Are there tools available to help students make right career decisions?
Internationally acclaimed HR consultants Geoff Morgan and Andrew Banks used to ask “Are you comfortable with data, people, things, words or numbers? ” Such questions have profound implications. The answers provide indications of the type of job which will match one’s talents. There are now many such profiling tools available which gauge a student’s make-up and can suggest suitable work. The Gallup study referred to in an earlier answer, identified 34 themes to enable people discover, or rather uncover, their potential so that they know where they belong and how their weakness can be complimented by another person’s strengths. Examples of themes are ‘harmony’, ’empathy’, ‘command’, ‘activator’, etc. Some, like ‘harmony’ and ’empathy’, are relationship oriented which help in connecting and teambuilding while others like ‘command’ and ‘activator’ are task oriented which help in getting things done.
The Gallup study also recommends specific career choices for strengths in certain themes. For example there is a theme called ‘restorative’ which has to do with identifying, analyzing and solving problems. People in whom such themes are dominant do well in medicine, consulting, computer programming or customer services. ‘Individualization’ is another theme which has to do with observing styles, motivation, how people think and build relationships – career choices for such people could be counseling, supervising, teaching or selling. Since too many themes can dilute focus, the five best “signature” themes are identified for each student. They help in knowing “who you are and who you are in relationship with”. This enables better relations with teachers, fellow students, spouse, friends, relatives and strangers as well as choosing the correct profession, which is the primary purpose. There is also a book “Strength Quest” which explains the themes in detail and advises students about how to identify their talents. Gallup has a site http://www.strengthsquest.com where one can take a test to identify strengths and weaknesses. The book and the site are specifically for students.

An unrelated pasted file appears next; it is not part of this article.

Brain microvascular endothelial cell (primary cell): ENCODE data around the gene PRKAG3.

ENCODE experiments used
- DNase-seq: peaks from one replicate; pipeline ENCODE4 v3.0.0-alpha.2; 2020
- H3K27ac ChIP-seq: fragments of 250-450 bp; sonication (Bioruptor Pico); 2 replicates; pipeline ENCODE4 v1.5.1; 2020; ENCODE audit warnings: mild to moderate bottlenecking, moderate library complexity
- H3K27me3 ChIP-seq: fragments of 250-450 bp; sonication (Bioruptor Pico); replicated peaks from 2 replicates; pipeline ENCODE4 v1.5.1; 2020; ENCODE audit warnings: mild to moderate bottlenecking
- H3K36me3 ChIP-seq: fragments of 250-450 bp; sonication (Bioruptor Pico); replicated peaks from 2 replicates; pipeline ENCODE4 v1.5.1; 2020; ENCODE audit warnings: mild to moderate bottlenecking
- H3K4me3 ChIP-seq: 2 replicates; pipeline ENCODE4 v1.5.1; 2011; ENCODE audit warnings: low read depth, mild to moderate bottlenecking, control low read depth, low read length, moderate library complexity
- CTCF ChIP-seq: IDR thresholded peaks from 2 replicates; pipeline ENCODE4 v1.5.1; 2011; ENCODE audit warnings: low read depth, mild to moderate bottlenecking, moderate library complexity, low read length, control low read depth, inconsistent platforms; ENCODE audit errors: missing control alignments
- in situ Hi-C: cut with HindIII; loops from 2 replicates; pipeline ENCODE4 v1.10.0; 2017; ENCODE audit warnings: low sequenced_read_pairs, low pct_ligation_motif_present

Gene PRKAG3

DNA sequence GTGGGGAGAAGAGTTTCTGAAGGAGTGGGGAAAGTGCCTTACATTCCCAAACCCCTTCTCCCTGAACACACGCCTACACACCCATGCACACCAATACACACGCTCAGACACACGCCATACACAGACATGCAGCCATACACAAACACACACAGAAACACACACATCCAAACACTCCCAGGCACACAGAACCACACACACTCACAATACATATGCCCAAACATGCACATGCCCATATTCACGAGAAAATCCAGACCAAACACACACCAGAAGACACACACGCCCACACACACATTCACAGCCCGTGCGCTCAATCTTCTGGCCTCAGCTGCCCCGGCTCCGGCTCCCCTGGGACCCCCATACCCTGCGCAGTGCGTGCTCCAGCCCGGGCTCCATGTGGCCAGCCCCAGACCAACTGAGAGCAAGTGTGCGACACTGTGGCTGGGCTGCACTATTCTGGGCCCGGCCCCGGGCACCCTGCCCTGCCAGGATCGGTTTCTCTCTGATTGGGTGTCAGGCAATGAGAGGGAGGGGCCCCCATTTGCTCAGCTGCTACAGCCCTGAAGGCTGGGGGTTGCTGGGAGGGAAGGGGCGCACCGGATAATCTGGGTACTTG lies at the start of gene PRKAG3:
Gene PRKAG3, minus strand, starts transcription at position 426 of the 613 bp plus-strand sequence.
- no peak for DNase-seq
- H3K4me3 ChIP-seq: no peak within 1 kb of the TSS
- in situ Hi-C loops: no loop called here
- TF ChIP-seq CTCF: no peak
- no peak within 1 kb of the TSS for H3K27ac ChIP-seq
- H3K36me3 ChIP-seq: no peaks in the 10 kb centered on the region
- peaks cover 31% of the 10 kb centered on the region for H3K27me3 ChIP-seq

How does one deal with a wrong career choice?
The Times of India (5/8/2007) devoted a page to nine examples of drastic career switches by persons discovering that they should be doing something else. Most transitions mentioned in the article were from professions like engineering and medicine to arts and sports:-
Tyre technologist to classical singer. Doctor to actor and film producer.
Advertising to adventure sports. Airline steward to restaurateur
Financial consultant to tour operator. Engineer to marketing educationist.
Engineer to theatre person.
IT professional to winemaker.
One may earn money and gain recognition but still feel unfulfilled. An interesting example is Sunil Aggarwal, who despite being from IIM (Ahmedabad), IIT (Delhi) and rising to become a Managing Director in a media company complained of feelings of “failure and inadequacy”. After all the ultimate goal is happiness which to a great extent depends on fulfilling one’s natural potential. In my experience the basic question about wrong career choice is that you may be able to ignore your inner or spontaneous urge in the beginning of your career but could you ignore it for a lifetime?
People with an artistic bent of mind need to be particularly careful as discovering the artist in oneself can be a long drawn out process and artists in the wrong profession can have a very bad time. The chairman of ICICI, KV Kamath said that if you want artistic satisfaction in the business world you have to innovate continuously.
For students interested in this subject I recommend the following books:-
Achieving your Dream Career. Geoff Morgan and Andrew Banks
Passion to Win. Abadmed and DO Chopra
The Greatest Secret of Success: Your Passion Quotient.Virendra Kapoor
The five great Myths of Career Building. Sanjiv Bhamre
Those interested in knowing more about consequences of wrong career choices could visit my blog, “Make your passion your profession” at http://mypyp.wordpress.com/.